Christine Galliher describes life and work in Elizabethton, Tennessee, during the late 1920s through the 1940s. She also discusses their participation in the 1929 walk-out strike at the Bermberg and Glantzstoff textile mills; Christine's attendance of the Southern Summer School for women workers; life during the Great Depression; and balancing work and family.
Socialist and Christian activist Howard Kester describes his work in various organizations committed to social justice in the South during the 1930s and 1940s. In particular, Kester focuses on his work in promoting equality for African Americans and working people in the South, including his efforts to bridge gaps between those two groups.
Activist, leftist, poet, and ordained minister Don West remembers a lifetime of union and civil rights activism.
Mary Ann Moore was only a high school student when she began participating in civil rights activities in Birmingham, Alabama, in the 1960s. After becoming a laboratory technician at the VA Hospital in Birmingham, Moore followed family tradition by becoming an active member of the union. She discusses her social justice activism in this interview while drawing connections between the civil rights and the labor rights movements of the second half of the twentieth century.
L. Worth Harris discusses the trucking company he started in Charlotte, North Carolina, in the early 1930s.
Wilbur Hobby describes growing up impoverished in Durham, North Carolina, during the Great Depression and his eventual involvement in the labor movement. Employed by the American Tobacco Company after World War II, he became an active member of the union and eventually became a leader in such organizations as the Voters for Better Government and the Committee on Political Education.
Roy Lee Auton reflects on a string of jobs and a string of wives in this engaging interview.
Mareda Sigmon Cobb and her sister Carrie Sigmon Yelton both worked long careers in North Carolina textile mills, completing the family journey from farm to factory in the early decades of the twentieth century. Here they describe their family lives both as children and parents, the many implications of the Depression, working conditions in the mills, religion, and other themes central to social and labor history. The economic and material realities of textile employment are explored in detail; each suffered a major injury on the job, neither favored unionization (though their husbands did), and neither received a pension.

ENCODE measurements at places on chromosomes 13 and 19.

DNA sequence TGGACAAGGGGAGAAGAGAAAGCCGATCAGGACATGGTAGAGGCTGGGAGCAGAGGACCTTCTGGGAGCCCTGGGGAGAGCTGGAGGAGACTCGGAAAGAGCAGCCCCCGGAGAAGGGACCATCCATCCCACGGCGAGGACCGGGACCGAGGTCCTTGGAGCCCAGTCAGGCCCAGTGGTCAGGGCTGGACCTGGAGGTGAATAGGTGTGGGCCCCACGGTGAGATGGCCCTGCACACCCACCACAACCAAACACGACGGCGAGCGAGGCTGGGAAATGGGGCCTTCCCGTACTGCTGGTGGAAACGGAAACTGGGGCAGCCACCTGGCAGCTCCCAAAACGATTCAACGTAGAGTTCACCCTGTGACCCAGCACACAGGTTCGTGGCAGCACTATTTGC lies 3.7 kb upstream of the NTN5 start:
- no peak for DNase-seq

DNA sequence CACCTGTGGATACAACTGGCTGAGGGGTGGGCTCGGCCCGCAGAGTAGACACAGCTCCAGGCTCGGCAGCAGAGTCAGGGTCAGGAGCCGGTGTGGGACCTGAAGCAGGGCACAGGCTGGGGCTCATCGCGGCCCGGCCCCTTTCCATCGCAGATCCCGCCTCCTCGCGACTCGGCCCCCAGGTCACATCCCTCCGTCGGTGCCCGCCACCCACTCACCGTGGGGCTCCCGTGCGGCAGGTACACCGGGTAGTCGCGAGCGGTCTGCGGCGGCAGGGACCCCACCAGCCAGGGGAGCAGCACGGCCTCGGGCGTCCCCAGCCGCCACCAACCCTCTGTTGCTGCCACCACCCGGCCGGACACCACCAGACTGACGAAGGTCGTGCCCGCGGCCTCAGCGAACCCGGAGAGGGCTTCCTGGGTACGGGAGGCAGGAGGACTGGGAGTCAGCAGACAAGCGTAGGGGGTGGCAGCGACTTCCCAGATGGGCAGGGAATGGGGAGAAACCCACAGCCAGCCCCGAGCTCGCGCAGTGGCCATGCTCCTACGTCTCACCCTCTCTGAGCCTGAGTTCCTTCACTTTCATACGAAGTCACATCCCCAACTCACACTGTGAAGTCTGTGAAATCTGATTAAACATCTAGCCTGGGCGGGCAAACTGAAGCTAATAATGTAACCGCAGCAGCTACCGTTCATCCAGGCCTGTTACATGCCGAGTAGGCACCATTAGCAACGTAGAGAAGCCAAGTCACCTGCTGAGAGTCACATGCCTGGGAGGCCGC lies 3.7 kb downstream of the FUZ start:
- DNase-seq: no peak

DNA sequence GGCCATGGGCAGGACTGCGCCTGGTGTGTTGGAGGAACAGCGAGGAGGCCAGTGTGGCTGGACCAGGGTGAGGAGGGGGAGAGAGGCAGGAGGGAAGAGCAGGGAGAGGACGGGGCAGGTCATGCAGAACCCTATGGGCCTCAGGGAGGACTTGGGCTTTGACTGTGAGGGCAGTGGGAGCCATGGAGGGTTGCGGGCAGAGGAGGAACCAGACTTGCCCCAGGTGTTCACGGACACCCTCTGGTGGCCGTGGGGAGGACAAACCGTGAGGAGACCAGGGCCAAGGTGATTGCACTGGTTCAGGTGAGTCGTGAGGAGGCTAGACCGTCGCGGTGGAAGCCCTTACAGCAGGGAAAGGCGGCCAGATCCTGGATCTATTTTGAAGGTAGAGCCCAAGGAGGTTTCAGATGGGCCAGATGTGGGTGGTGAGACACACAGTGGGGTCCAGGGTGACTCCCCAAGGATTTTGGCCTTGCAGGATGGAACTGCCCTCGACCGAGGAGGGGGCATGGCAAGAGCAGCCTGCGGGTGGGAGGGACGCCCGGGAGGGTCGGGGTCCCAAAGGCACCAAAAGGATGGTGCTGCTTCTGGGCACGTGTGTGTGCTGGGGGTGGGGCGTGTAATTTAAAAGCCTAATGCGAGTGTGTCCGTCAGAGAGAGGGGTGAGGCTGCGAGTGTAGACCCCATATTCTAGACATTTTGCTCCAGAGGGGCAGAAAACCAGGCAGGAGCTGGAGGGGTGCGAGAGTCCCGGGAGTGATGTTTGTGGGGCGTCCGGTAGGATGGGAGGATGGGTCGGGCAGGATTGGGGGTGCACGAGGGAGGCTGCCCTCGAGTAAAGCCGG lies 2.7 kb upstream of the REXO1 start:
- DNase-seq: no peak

Murphy Yomen Sigmon reflects on a working life, most of which he spent in a cotton mill in Hickory, North Carolina.
Harriet Herring, a sociologist at the University of North Carolina, recalls her efforts to study labor at North Carolina mill towns in the first half of the twentieth century.
Eleanor Copenhaver Anderson remembers her work with the YWCA industrial department over the course of forty years. She describes the impact liberalism and communism had on organizing textile mill labor unions.
North Carolina businessman and politician Lauch Faircloth describes his ascent through both business and politics.
Ernest Seeman offers a critical assessment of life in Durham, North Carolina, during the late nineteenth century. Seeman spent his early career as a printer, first as his father's apprentice and later as sole proprietor of the Seeman Printery, and he discusses interactions between his family and the Duke family. In addition, Seeman explains his increasing radicalization as head of the Duke Press from 1925 to 1934, and briefly discusses his decision to become a writer in later years.
Lyman Johnson traces his lifelong pursuit of racial equality through his father's rejection of racial hierarchies, his experiences as an educated black Navy solder, his observations of racial violence, and his efforts to get equal pay and union representation for Louisville teachers.
Clyde Cook describes life and work for African Americans in Badin, North Carolina. Discussing such topics as school segregation, racial hierarchies in the workplace, and the lack of job opportunities, Cook offers insight into social and economic inequalities in a southern working community.
Dora Scott Miller reflects on the changes in tobacco factory work from the perspective of an African American woman.
Mill owner Caesar Cone reflects on the textile industry and what he views as the pernicious influence of government in business and society.
Geddes Dodson worked as a textile mill employee for sixty years. During that time, he progressed through the factory's employment hierarchy, seeing many different aspects of life within the mills. He often focuses on issues involving masculinity and unionism.